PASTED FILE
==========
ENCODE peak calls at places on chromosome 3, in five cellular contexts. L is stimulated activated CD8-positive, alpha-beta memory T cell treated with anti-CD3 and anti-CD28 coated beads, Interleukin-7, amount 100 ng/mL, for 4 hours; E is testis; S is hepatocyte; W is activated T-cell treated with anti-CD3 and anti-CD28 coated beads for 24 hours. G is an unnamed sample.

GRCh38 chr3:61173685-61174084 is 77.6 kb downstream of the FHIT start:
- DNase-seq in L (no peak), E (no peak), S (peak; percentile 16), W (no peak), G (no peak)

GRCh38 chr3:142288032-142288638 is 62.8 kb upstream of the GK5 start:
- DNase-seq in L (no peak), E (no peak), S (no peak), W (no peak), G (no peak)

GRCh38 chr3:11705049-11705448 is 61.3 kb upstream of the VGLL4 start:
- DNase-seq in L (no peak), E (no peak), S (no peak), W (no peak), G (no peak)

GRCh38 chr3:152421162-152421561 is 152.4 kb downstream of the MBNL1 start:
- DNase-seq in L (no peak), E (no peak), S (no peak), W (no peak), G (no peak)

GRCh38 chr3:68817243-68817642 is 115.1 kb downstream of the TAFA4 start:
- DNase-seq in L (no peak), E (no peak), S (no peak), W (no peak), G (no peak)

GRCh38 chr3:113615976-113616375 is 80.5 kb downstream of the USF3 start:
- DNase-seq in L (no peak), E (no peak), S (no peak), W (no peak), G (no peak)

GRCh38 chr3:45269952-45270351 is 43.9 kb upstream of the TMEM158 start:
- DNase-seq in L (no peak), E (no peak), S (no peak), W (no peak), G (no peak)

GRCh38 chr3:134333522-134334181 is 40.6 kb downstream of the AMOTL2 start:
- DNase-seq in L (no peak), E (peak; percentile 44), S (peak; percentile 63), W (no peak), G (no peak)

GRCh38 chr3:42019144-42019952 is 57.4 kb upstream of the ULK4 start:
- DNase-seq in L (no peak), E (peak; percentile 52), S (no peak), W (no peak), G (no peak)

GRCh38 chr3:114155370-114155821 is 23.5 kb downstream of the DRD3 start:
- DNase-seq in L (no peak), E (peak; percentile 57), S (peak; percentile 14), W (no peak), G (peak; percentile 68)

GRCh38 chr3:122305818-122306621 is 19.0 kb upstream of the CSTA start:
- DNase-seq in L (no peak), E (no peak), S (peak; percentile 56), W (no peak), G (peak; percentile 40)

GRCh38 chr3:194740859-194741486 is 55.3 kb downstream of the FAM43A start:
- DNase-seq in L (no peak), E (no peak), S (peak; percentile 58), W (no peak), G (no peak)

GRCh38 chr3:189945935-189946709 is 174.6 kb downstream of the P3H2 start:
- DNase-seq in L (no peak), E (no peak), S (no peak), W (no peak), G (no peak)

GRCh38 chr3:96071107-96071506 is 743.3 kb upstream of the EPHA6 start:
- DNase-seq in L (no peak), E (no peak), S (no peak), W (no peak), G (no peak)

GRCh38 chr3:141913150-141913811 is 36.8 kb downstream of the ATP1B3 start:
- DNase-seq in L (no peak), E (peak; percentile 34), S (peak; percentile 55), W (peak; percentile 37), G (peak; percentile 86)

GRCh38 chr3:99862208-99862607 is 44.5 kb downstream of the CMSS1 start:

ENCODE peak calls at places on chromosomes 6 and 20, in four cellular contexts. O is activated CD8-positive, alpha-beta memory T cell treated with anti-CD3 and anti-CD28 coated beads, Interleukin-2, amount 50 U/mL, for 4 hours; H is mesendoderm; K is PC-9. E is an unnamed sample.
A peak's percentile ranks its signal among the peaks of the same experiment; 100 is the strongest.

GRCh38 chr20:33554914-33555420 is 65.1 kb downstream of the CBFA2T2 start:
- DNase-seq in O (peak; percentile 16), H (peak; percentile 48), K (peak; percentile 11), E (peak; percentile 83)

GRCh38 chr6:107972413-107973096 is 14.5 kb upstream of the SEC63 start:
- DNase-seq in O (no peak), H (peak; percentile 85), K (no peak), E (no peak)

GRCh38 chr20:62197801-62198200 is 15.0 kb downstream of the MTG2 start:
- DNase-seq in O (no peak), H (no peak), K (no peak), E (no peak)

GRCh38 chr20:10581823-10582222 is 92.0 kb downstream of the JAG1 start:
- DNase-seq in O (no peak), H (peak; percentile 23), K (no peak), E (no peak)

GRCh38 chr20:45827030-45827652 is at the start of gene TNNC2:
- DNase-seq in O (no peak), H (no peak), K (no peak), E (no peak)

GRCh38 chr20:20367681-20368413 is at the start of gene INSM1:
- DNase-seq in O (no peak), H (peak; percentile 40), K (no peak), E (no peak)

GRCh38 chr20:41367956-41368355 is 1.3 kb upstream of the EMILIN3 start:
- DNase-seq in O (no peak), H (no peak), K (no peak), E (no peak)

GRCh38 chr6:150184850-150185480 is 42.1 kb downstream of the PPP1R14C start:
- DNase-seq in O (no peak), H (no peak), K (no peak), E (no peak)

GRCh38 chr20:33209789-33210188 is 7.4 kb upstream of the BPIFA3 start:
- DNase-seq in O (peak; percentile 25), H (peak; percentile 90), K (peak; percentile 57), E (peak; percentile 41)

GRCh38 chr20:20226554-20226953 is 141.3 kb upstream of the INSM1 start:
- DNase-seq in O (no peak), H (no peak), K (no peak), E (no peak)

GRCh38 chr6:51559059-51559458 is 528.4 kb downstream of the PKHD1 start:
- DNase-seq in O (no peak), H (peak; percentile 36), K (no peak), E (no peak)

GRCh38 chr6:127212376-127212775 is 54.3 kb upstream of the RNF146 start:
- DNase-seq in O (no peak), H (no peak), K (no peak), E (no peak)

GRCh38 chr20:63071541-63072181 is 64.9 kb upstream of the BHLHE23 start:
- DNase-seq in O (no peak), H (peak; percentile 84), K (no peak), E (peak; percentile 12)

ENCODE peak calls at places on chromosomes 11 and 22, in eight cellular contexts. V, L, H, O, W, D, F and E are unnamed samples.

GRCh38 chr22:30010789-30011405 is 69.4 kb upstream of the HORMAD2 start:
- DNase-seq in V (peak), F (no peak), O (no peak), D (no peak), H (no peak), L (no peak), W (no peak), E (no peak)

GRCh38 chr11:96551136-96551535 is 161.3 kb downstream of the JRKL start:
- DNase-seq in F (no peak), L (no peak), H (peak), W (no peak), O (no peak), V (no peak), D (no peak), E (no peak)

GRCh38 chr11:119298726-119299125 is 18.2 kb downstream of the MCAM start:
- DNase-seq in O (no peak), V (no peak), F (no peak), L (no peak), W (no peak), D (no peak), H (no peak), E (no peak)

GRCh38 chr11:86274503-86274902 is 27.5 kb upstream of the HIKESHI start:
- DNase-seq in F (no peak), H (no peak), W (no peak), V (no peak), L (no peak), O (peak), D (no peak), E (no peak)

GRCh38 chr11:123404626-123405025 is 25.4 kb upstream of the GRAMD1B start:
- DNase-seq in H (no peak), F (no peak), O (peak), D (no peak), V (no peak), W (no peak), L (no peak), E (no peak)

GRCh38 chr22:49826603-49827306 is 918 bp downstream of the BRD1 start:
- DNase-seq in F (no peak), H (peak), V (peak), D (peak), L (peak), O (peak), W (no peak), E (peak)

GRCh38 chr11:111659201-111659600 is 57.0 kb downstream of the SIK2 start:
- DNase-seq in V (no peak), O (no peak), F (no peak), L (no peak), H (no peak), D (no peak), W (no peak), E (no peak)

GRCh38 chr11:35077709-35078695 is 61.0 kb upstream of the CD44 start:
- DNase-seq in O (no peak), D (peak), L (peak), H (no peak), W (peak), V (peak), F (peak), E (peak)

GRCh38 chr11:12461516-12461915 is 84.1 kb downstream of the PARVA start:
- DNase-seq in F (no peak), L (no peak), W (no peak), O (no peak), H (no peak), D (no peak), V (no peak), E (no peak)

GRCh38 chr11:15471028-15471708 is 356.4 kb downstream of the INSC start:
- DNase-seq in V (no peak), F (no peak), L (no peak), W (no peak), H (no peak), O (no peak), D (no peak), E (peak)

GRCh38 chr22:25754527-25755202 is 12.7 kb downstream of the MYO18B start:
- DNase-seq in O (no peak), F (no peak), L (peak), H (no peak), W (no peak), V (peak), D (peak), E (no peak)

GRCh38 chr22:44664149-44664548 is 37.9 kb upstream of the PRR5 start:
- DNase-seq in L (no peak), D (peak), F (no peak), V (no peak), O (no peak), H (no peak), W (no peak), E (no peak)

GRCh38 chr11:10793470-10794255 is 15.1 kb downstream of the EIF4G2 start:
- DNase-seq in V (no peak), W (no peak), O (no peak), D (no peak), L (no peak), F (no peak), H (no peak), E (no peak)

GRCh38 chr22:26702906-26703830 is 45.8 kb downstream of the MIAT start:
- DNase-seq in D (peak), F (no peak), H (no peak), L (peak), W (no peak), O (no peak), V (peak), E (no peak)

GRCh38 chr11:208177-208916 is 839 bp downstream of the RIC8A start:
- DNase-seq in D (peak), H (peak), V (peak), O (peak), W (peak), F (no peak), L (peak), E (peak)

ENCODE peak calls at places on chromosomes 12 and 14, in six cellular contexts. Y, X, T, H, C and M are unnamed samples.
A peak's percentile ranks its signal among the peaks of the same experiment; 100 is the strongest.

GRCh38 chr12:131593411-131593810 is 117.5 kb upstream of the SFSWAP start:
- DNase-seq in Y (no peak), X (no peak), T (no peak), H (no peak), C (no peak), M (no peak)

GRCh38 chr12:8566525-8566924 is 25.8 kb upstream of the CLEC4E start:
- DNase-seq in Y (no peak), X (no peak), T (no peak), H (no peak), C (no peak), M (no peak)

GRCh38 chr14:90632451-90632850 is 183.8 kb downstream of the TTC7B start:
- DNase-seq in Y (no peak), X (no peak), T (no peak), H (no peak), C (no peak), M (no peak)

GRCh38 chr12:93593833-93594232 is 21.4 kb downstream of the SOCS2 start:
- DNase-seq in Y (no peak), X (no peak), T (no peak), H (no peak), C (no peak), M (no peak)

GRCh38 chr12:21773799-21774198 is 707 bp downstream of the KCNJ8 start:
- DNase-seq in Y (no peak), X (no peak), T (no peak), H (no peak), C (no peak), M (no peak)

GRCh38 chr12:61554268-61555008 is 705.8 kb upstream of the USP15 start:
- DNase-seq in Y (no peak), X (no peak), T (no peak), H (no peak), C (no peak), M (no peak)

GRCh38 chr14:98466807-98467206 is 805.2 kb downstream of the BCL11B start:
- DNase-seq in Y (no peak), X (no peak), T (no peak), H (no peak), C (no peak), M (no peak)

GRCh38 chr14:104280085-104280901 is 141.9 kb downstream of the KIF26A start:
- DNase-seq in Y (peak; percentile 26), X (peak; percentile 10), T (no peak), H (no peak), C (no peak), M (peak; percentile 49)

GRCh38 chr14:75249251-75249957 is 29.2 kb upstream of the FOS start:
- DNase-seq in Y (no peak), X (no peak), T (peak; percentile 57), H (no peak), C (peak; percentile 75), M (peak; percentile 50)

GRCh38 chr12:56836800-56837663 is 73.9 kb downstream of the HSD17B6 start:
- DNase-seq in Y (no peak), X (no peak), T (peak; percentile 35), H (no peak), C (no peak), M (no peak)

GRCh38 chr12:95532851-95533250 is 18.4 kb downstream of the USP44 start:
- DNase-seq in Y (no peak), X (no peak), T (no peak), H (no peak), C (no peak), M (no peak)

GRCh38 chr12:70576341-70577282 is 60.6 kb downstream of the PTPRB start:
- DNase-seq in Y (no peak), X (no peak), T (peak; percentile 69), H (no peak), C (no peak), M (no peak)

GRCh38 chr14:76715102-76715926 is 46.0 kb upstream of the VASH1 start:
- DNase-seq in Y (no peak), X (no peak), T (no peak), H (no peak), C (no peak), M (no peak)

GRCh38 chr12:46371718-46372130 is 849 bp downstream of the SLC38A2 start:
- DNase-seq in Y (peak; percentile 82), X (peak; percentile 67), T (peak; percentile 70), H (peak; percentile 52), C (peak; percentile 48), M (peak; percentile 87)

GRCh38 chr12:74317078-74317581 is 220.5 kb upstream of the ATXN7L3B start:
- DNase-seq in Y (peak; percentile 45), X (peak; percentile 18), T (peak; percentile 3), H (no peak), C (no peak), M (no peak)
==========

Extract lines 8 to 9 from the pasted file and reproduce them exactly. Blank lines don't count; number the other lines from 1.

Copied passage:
GRCh38 chr3:152421162-152421561 is 152.4 kb downstream of the MBNL1 start:
- DNase-seq in L (no peak), E (no peak), S (no peak), W (no peak), G (no peak)